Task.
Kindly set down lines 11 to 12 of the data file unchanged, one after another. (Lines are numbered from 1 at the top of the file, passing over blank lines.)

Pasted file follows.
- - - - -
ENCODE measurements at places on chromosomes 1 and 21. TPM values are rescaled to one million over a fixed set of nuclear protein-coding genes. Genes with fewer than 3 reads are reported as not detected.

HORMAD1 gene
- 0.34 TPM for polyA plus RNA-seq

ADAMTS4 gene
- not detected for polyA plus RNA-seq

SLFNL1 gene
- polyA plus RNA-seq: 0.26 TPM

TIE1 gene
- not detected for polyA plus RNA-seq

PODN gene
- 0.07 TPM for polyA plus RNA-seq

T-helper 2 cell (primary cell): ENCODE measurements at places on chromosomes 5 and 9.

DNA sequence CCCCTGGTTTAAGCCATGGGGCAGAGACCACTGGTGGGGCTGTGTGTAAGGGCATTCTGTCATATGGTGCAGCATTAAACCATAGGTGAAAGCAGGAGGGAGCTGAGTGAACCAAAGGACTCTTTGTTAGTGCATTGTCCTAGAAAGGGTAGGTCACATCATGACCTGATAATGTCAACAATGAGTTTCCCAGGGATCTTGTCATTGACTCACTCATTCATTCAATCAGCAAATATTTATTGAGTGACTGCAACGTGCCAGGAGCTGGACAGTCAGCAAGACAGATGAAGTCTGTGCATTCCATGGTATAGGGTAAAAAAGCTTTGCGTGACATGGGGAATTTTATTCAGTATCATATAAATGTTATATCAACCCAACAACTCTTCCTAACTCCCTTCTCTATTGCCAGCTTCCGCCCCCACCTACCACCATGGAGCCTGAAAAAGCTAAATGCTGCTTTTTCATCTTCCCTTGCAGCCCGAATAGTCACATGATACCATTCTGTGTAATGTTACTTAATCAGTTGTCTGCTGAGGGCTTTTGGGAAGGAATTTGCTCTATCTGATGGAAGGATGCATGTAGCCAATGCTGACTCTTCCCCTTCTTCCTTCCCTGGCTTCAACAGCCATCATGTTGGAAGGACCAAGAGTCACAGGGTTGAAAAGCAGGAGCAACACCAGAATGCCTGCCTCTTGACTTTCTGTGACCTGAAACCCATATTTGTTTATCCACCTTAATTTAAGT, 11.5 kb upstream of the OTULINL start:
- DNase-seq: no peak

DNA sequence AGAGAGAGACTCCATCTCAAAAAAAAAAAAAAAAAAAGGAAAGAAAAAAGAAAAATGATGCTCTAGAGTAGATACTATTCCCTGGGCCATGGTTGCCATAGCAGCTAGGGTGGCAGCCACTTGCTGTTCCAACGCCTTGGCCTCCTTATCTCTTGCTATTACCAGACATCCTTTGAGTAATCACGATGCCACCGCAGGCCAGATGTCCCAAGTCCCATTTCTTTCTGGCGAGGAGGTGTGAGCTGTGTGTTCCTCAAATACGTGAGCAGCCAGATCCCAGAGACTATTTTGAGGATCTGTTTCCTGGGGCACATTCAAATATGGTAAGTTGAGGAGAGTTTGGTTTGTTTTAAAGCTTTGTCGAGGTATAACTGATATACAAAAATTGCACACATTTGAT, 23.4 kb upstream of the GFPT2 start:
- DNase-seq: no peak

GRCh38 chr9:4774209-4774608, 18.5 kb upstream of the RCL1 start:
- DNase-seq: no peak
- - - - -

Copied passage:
- 0.07 TPM for polyA plus RNA-seq

T-helper 2 cell (primary cell): ENCODE measurements at places on chromosomes 5 and 9.